At the next light on Morrow is a bicycle crossing light. The previous “pork chop,” — a concrete island that was full of rocks and broken glass that apparently was well-hated — was removed. Again, the bike lane becomes a ramp up onto a widened sidewalk. A new sidewalk on the other side of Lamar allows people to bike or walk off the street. I suppose there are things I could critique about it, but so far haven’t noticed what they may be. So I call these wins, too.

Well, that’s enough for now; you get the idea. It all gets pretty wonky but in the end the point is to make things safer. There are plenty of other projects, some I’ve seen where stanchions and/or turtles (aka city titties) are added to protect the bike lane. Many I’ve not seen because I don’t tend to bike south of Town Lake very much. If you want to learn more about the City of Austin’s transportation improvements, you can check their website, sign up for their main newsletter and also from the various projects, look at the maps of projects (not just transpo), and so on. Overall, we could do a lot worse, but we could also do better. At least the wheels are in motion!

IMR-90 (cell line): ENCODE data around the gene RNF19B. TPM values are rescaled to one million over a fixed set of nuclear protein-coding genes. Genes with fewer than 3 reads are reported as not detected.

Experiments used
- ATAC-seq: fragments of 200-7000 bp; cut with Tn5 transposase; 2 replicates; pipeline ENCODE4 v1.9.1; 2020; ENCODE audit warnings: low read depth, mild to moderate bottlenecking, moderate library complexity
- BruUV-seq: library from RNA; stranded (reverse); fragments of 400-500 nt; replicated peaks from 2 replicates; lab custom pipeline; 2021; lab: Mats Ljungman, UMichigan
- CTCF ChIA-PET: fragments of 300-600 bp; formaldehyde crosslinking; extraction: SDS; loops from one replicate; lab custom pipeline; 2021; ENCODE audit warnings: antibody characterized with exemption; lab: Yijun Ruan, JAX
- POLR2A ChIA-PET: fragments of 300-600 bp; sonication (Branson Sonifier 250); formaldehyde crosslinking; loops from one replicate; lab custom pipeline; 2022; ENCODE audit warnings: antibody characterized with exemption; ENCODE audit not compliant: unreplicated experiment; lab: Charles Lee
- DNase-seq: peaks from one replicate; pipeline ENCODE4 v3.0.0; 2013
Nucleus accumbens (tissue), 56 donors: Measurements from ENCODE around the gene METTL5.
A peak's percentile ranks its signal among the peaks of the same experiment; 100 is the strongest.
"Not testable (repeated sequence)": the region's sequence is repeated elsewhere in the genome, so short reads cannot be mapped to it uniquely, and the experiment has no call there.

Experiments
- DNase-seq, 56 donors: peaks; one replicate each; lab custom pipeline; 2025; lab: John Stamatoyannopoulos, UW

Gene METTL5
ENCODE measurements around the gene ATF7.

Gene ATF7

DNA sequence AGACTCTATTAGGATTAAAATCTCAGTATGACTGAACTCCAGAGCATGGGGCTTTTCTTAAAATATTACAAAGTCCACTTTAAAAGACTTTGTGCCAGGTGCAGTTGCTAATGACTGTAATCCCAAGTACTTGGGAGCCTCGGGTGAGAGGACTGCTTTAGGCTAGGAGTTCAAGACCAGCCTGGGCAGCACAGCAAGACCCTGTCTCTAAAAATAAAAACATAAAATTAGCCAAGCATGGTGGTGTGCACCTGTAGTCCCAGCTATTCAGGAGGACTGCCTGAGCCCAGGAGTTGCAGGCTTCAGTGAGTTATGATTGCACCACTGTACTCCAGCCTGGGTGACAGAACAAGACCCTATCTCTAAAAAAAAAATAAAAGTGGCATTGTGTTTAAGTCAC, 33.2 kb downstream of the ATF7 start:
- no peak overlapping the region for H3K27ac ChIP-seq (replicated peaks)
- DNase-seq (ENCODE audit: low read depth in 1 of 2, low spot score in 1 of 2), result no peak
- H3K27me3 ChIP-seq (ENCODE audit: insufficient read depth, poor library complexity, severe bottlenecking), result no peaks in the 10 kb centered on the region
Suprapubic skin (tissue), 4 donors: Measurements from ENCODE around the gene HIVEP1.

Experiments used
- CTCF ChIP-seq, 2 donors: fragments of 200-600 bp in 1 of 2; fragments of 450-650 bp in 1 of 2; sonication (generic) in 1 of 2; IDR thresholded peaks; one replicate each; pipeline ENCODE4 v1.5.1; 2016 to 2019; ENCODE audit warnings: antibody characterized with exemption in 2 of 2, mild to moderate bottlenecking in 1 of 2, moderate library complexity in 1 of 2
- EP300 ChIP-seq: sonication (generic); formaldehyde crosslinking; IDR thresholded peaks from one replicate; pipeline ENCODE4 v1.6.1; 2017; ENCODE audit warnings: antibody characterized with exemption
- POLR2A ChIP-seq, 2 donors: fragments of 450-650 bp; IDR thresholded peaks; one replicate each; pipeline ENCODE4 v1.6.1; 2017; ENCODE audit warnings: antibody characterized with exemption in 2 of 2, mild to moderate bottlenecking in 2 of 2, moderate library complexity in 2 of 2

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14 thoughts on “Austin, Texas Bike Lanes and Sidewalks: A Few Updates

  1. Colorado Springs, is “trying” like Austin is when it comes to bike structure but we too have lot’s of fails!! Like the Austin Bluffs Bike Lane on a 4 lane insanely busy road, no way we’d ride on it. We’ve been getting a lot of these “weird hwy. interchanges” where they just “thrown in a bike land and your riding shoulder to shoulder with trucks, semis, etc. it’s like being surrounded by a sea of traffic!!! Some times you really wonder where these engineers and designers heads are at!! Our major problem is “connectivity” we’ve many urban trails but you have to get off on busy side streets and fight your way over to the next urban trail, it’s a RPIA!! Hope they manage to get more “expedient” in the years to come!! LOL, I’m 65 I may be long gone before it’s a actual working system! 😦